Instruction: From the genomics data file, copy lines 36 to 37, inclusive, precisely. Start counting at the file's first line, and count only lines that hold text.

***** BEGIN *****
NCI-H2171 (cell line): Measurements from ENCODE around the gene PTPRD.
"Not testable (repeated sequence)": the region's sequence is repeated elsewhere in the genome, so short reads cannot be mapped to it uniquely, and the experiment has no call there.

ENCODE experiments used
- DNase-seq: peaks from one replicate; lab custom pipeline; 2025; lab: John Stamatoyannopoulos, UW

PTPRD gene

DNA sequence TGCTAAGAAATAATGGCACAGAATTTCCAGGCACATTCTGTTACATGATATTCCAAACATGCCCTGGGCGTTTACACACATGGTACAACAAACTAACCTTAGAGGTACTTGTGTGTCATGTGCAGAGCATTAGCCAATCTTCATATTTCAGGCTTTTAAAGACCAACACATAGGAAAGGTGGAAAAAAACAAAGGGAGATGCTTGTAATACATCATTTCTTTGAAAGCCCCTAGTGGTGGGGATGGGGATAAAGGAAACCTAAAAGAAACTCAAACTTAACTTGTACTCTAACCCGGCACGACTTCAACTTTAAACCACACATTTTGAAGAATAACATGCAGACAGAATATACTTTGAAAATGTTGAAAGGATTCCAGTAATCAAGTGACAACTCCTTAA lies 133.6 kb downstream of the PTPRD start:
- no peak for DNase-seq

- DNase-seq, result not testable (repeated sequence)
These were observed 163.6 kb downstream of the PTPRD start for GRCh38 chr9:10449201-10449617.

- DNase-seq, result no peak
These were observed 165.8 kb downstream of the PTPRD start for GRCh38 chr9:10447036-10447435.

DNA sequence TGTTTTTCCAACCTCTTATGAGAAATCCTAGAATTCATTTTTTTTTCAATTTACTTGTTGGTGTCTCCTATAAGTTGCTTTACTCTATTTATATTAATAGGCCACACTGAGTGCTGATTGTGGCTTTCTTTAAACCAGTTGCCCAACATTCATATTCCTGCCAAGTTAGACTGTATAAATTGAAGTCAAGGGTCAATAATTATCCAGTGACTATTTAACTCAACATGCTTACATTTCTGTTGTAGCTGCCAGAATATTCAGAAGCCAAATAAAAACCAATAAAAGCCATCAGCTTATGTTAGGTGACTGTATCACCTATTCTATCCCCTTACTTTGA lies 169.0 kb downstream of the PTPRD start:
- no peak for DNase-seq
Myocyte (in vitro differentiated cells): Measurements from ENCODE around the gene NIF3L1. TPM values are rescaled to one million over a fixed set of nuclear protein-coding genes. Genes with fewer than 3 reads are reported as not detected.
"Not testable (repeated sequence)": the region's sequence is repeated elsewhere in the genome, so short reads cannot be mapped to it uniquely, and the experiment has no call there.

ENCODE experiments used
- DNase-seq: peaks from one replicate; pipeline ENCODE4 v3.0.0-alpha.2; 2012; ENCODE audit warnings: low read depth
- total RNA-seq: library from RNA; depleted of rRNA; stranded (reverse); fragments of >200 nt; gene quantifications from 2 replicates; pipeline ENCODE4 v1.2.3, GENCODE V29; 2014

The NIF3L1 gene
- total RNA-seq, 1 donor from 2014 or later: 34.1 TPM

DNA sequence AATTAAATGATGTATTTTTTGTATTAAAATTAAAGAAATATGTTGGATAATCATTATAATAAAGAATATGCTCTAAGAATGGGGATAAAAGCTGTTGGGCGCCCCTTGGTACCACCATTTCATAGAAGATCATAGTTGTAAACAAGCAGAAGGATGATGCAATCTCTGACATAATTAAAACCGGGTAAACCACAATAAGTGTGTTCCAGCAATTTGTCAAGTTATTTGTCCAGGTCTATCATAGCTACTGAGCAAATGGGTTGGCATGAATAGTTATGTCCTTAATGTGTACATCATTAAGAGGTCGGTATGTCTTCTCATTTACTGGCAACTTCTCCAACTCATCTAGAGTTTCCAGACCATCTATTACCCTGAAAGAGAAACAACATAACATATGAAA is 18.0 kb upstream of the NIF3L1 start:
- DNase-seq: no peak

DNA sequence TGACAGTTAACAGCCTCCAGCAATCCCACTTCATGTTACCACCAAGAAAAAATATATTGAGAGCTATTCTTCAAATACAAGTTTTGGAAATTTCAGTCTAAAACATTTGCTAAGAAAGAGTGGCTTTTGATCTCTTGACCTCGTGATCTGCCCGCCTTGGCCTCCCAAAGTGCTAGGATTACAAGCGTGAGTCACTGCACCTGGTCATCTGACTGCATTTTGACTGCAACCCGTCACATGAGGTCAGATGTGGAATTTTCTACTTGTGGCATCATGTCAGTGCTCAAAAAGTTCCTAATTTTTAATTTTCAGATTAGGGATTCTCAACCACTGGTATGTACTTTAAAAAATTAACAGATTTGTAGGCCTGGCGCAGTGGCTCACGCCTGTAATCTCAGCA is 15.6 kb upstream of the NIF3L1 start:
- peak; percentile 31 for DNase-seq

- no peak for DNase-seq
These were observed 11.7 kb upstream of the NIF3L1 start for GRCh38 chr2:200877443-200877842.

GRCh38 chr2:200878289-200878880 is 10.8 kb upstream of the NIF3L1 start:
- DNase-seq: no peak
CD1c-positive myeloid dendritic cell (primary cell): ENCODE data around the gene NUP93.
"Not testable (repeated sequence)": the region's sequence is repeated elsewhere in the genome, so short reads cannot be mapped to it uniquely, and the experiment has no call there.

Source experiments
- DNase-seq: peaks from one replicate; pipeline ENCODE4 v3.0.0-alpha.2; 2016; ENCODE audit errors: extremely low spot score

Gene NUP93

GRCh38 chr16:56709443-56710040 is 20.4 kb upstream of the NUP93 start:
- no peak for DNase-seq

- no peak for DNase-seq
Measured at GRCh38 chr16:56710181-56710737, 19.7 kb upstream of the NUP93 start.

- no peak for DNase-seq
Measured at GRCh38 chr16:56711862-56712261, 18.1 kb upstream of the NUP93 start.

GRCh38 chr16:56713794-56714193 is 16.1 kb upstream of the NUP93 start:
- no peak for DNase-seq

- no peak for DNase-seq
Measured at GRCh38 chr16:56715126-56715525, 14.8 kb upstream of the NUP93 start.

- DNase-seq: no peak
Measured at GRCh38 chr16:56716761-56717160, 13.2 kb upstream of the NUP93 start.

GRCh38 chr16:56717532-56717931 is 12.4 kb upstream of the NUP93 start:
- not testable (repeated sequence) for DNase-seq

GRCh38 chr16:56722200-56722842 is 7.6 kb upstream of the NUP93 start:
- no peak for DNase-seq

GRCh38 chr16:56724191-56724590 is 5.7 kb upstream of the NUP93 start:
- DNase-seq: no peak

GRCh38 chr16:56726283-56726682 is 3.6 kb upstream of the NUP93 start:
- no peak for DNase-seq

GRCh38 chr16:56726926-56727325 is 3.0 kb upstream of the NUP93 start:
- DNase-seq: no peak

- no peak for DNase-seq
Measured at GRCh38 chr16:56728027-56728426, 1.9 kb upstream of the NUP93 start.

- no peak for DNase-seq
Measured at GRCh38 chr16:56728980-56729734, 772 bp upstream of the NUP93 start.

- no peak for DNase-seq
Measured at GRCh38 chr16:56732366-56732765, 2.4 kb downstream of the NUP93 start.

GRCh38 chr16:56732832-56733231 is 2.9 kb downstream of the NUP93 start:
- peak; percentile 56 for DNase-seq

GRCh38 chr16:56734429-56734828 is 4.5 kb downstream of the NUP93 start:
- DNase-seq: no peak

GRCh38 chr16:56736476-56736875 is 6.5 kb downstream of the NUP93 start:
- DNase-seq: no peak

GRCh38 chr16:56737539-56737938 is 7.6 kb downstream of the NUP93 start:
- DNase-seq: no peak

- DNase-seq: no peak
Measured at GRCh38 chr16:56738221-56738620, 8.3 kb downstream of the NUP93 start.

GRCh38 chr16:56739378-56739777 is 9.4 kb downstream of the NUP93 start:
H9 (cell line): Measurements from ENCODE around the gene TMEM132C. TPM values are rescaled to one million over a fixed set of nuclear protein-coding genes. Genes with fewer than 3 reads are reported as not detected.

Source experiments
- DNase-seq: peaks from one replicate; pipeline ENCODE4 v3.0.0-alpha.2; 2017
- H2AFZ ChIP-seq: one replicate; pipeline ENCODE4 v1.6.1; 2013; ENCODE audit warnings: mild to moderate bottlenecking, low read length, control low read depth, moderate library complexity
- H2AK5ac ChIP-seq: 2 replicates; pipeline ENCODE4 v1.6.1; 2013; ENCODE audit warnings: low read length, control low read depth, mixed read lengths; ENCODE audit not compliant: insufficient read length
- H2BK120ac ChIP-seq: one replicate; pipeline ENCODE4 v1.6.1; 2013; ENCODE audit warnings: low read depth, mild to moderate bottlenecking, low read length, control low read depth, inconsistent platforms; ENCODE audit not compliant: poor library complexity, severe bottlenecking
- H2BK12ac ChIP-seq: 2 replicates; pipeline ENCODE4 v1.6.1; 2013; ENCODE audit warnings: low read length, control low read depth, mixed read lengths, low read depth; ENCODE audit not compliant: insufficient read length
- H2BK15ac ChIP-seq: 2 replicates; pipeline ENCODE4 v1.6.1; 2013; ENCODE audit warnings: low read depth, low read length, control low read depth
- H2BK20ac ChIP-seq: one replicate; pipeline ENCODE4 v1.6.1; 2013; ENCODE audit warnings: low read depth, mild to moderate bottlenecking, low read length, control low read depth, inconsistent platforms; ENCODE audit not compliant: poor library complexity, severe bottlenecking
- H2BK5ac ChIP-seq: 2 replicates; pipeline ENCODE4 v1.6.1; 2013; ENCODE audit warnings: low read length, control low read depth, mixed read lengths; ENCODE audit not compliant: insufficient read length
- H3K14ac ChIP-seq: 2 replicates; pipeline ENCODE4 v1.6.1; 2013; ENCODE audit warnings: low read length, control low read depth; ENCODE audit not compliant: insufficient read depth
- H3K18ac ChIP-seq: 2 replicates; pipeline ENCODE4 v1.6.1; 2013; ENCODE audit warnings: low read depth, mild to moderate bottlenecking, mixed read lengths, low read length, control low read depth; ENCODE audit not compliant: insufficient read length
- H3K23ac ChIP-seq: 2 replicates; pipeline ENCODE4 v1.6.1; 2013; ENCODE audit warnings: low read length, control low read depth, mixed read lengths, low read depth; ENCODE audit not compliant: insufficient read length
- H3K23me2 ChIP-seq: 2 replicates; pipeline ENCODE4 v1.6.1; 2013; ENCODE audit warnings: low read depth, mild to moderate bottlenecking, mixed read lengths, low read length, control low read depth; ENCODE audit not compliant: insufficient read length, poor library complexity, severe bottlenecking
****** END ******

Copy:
- no peak for DNase-seq
Measured at GRCh38 chr16:56710181-56710737, 19.7 kb upstream of the NUP93 start.